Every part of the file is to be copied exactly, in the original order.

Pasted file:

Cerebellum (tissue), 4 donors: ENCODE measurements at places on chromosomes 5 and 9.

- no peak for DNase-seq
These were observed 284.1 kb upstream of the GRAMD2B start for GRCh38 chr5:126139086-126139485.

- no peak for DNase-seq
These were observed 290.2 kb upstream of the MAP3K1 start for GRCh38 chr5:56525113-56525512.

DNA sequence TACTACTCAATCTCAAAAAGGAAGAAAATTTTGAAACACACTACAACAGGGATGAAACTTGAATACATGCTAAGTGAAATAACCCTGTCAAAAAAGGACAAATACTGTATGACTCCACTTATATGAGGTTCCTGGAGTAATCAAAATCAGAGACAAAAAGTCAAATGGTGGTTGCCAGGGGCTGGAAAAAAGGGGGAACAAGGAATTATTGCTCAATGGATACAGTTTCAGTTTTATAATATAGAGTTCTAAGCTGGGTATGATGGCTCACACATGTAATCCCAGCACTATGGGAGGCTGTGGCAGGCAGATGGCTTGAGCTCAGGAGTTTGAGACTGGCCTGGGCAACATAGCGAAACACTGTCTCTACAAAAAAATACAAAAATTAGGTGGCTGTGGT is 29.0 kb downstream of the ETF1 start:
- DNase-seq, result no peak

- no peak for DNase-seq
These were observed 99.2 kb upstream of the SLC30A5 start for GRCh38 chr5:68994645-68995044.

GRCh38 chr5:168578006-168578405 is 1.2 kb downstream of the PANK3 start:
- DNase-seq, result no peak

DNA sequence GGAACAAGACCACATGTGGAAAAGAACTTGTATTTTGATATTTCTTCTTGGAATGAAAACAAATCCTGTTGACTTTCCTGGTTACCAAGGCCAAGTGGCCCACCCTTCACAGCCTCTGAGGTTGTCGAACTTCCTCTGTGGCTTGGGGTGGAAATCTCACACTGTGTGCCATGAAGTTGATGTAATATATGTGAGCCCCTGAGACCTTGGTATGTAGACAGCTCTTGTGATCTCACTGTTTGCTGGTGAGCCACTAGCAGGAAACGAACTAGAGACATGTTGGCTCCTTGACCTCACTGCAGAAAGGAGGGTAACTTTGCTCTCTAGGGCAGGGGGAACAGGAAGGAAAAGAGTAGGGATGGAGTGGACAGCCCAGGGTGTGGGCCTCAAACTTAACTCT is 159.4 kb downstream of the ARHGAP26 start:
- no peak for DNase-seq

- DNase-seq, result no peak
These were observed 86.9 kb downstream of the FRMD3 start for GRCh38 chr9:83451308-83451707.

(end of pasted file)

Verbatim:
Cerebellum (tissue), 4 donors: ENCODE measurements at places on chromosomes 5 and 9.

- no peak for DNase-seq
These were observed 284.1 kb upstream of the GRAMD2B start for GRCh38 chr5:126139086-126139485.

- no peak for DNase-seq
These were observed 290.2 kb upstream of the MAP3K1 start for GRCh38 chr5:56525113-56525512.

DNA sequence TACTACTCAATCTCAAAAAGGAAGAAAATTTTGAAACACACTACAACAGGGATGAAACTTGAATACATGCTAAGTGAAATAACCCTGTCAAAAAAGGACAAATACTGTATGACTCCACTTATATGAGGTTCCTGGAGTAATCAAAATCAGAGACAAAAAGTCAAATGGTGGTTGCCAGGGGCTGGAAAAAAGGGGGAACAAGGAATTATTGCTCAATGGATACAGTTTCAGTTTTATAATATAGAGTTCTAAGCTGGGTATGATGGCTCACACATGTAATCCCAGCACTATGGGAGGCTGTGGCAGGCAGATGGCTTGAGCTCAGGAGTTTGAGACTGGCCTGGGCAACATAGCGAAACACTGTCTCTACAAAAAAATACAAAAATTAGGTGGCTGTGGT is 29.0 kb downstream of the ETF1 start:
- DNase-seq, result no peak

- no peak for DNase-seq
These were observed 99.2 kb upstream of the SLC30A5 start for GRCh38 chr5:68994645-68995044.

GRCh38 chr5:168578006-168578405 is 1.2 kb downstream of the PANK3 start:
- DNase-seq, result no peak

DNA sequence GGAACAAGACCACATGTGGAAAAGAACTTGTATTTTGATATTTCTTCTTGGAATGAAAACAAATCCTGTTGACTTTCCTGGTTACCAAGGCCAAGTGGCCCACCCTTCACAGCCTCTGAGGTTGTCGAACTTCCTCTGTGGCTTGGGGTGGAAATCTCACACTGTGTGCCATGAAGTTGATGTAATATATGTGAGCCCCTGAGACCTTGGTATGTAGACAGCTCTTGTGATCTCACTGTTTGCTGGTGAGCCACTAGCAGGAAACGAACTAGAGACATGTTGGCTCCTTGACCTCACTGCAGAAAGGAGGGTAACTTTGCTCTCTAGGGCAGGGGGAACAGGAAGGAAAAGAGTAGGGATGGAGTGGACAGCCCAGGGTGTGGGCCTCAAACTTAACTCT is 159.4 kb downstream of the ARHGAP26 start:
- no peak for DNase-seq

- DNase-seq, result no peak
These were observed 86.9 kb downstream of the FRMD3 start for GRCh38 chr9:83451308-83451707.